FIRST Robotics Team Prepping for Competition

FIRST Robotics Team Prepping for Competition

Students build robots, use passion for engineering.

Ragav Goyal, David Kitrinos, Andrew Peace, and Ryan Beaver, co-captains of RTR Team Robotics and AIM Robotics, pose together at their practice space in Lorton.

Ragav Goyal, David Kitrinos, Andrew Peace, and Ryan Beaver, co-captains of RTR Team Robotics and AIM Robotics, pose together at their practice space in Lorton. Photo by Janelle Germanos.

Every Monday, Friday and Saturday, members of the AIM Robotics and RTR Team Robotics meet in Lorton to prepare for the upcoming Greater D.C. Regional competition on March 27.

The teams, both part of FIRST Robotics, share a space provided by Shirley Contracting. Students work on parts, coding and more to prepare for the competition.

Ryan Beaver, a senior at Robinson Secondary School, is co-captain of AIM Robotics. AIM stands for Autodidactic Intelligent Minors, and the team consists of students from public and private schools around the area, as well as home-schoolers.

“I joined and fell in love,” Beaver said.

Andrew Peace, the team’s other co-captain, is a home-schooled student who joined due to an interest in engineering.

“You learn a lot when you come in,” Peace said.

Ragav Goyal, a senior at West Springfield High School, and David Kitrinos, a junior at West Springfield, are co-captains of the RTR Team.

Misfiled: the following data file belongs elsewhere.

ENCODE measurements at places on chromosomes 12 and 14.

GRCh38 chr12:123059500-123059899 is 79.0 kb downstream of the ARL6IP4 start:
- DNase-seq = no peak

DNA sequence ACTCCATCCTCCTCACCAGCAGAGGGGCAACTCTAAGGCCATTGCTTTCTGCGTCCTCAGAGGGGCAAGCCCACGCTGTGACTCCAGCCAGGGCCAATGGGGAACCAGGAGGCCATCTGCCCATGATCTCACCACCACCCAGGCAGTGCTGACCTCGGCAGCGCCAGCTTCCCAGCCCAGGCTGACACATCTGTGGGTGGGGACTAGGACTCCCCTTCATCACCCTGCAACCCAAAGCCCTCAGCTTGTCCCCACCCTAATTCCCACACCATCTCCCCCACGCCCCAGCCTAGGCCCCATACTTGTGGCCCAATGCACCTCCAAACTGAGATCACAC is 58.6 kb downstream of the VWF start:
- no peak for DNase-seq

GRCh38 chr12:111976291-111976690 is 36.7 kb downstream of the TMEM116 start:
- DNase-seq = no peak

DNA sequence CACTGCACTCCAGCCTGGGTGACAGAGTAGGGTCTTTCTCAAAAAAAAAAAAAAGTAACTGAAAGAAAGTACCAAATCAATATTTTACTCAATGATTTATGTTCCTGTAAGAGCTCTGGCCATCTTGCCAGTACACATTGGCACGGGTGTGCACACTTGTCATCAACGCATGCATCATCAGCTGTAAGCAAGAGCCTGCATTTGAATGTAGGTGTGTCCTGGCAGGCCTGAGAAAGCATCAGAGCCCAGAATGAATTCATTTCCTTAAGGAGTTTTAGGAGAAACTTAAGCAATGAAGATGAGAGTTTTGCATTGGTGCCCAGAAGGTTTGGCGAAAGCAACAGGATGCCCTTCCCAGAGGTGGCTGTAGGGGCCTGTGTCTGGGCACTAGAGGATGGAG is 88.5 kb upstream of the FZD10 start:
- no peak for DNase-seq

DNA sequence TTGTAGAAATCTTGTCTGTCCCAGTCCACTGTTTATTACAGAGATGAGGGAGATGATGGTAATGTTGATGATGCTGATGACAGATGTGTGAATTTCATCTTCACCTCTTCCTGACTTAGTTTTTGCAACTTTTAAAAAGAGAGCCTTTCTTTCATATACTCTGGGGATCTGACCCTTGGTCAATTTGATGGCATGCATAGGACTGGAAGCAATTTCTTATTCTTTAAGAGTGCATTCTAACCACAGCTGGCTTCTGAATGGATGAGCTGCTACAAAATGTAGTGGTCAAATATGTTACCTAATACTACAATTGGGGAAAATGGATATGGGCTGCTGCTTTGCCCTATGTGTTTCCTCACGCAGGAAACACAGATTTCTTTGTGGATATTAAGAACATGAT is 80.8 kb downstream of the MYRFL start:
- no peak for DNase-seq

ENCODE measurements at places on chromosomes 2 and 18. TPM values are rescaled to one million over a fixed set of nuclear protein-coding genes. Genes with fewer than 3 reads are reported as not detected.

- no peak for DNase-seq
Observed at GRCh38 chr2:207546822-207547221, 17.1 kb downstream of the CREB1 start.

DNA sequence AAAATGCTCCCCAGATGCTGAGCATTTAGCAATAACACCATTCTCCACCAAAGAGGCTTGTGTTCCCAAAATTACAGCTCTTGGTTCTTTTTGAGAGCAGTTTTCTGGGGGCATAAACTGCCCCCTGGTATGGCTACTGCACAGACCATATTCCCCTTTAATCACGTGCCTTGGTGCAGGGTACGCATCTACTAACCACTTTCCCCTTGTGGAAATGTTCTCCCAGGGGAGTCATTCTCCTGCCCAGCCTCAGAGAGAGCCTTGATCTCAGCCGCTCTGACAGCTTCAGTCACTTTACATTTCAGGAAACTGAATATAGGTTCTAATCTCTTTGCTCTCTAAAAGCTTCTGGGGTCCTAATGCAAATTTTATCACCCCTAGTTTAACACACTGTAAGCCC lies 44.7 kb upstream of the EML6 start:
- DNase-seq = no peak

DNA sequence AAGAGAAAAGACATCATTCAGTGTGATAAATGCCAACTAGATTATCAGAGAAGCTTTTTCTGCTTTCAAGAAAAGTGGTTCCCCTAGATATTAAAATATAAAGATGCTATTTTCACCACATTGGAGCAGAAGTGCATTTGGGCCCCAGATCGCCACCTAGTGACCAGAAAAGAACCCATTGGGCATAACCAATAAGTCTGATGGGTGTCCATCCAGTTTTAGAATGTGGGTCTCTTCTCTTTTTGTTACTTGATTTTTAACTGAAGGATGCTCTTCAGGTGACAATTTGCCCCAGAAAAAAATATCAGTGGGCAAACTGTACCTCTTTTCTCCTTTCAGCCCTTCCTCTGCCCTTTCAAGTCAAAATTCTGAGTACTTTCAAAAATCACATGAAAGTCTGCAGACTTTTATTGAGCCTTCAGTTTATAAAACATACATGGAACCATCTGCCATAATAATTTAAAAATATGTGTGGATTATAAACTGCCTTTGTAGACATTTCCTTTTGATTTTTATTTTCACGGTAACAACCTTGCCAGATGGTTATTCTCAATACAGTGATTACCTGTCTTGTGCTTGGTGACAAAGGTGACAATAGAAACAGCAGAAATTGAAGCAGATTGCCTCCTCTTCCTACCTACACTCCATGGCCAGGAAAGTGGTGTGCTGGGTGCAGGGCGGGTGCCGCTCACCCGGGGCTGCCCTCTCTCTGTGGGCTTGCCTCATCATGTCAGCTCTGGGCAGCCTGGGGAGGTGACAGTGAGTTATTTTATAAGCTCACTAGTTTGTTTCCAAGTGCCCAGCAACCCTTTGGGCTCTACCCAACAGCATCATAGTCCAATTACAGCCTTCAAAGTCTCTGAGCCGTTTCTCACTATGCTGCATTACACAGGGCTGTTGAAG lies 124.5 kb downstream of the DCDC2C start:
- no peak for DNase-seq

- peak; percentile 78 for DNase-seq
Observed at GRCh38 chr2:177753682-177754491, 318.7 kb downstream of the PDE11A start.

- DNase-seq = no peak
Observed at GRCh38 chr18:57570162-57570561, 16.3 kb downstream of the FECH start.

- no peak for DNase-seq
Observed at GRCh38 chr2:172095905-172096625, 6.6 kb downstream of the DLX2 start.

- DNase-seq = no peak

“I really wanted to get some hands-on experience,” Kitrinos said.

Hands-on learning is part of the FIRST Robotics experience. Each team builds a robot and learns from professional engineers who mentor the team.

Students work alongside mentors who work in the engineering field or have been on the team in the past. Parents and community members also supervise the long practice sessions.

For several years in the past, the teams worked in garages or other small spaces. This year, they say they were lucky to receive a donated space by Shirley Contracting.

The FIRST Robotics requires teams to solve a problem within a six-week time period, building a robot which will then enter into a competition. This year’s competition is “Aerial Assist.”

“It’s great working with the young students,” said Deanne Mahoney, who has been a parent volunteer for seven years.

According to Gary Beaver, the team always has room for more mentors.

“Mentors come here because it is more fun than their regular weekly job,” Beaver said.

Co-captains of the teams say they are pretty prepared for the upcoming competition. Both teams have grown this year, which means time was spent teaching new students and getting them up to speed.

Several members of the team, including the co-captains, say they are interested in pursuing robotics and engineering as a career and hope to study these programs in college.

“They are learning things here that students in college learn,” Beaver said.

A couple of Fairfax County schools have robotic teams, but FIRST is the only community-based group that allows students in ninth grade to join.

Teamwork is a big part of being involved in FIRST. At the competition, the teams are paired up with other teams and have to work together to complete the challenges.

The Washington, D.C. Regional Competition will be on March 27-29 at the Patriot Center in Fairfax. The event is free and open to the public.